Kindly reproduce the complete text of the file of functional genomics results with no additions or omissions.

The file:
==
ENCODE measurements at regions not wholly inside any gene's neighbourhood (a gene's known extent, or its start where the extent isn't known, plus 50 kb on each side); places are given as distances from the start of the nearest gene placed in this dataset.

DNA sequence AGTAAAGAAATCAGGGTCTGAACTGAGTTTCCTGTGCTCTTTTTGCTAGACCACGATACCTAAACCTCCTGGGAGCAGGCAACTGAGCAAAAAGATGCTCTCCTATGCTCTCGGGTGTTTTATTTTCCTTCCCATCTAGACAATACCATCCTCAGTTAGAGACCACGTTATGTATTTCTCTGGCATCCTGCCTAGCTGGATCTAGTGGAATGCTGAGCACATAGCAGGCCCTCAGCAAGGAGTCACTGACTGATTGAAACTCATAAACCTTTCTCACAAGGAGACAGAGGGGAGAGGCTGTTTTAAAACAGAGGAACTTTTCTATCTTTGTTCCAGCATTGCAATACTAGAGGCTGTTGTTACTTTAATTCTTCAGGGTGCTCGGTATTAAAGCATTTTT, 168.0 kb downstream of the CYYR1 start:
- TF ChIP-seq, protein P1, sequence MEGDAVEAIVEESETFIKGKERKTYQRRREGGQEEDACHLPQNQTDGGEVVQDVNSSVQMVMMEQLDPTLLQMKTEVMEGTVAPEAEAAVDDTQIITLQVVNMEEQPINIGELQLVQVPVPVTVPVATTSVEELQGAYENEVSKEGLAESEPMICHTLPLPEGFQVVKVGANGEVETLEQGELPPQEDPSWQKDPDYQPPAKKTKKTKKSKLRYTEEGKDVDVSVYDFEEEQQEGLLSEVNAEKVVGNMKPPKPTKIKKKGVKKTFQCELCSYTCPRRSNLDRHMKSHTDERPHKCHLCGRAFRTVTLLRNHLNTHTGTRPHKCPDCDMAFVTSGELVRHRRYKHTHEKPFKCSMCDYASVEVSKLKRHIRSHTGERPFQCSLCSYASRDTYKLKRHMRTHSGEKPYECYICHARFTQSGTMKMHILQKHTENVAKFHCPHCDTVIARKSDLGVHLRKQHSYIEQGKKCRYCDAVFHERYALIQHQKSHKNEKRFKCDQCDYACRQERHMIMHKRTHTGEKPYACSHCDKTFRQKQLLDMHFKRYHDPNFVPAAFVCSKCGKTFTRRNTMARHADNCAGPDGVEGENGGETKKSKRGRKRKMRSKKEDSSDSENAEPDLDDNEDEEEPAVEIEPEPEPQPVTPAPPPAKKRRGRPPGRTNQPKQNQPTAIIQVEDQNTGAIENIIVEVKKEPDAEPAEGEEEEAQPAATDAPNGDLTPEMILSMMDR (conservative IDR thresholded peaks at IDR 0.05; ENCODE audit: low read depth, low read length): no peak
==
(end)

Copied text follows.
ENCODE measurements at regions not wholly inside any gene's neighbourhood (a gene's known extent, or its start where the extent isn't known, plus 50 kb on each side); places are given as distances from the start of the nearest gene placed in this dataset.

DNA sequence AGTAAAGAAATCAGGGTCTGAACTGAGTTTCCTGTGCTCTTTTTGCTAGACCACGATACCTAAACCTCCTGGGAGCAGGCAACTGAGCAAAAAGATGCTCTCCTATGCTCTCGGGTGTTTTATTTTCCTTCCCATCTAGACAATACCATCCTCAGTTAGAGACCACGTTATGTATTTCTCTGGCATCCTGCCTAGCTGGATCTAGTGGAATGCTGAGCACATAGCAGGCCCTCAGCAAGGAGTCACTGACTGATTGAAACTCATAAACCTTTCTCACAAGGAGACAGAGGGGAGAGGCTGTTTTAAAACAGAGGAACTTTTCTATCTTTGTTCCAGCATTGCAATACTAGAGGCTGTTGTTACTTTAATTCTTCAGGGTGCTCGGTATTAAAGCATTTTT, 168.0 kb downstream of the CYYR1 start:
- TF ChIP-seq, protein P1, sequence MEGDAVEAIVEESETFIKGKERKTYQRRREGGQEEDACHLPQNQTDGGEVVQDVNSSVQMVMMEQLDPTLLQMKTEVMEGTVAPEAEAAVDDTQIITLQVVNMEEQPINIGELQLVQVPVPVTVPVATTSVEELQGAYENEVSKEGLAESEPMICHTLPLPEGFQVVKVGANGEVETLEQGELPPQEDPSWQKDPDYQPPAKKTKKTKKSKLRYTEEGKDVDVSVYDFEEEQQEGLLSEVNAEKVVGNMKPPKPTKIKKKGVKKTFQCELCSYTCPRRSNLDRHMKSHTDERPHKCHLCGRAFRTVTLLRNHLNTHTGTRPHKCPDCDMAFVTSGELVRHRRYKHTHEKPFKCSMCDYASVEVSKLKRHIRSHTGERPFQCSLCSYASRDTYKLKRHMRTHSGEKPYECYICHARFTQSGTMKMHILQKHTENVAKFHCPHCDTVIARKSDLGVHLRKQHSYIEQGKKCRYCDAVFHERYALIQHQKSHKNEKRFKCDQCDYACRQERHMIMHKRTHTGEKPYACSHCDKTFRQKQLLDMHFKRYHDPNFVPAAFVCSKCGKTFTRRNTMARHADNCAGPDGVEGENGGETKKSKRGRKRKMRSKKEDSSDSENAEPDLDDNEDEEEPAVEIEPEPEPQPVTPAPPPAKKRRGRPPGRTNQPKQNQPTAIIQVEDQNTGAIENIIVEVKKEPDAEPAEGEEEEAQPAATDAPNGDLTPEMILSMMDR (conservative IDR thresholded peaks at IDR 0.05; ENCODE audit: low read depth, low read length): no peak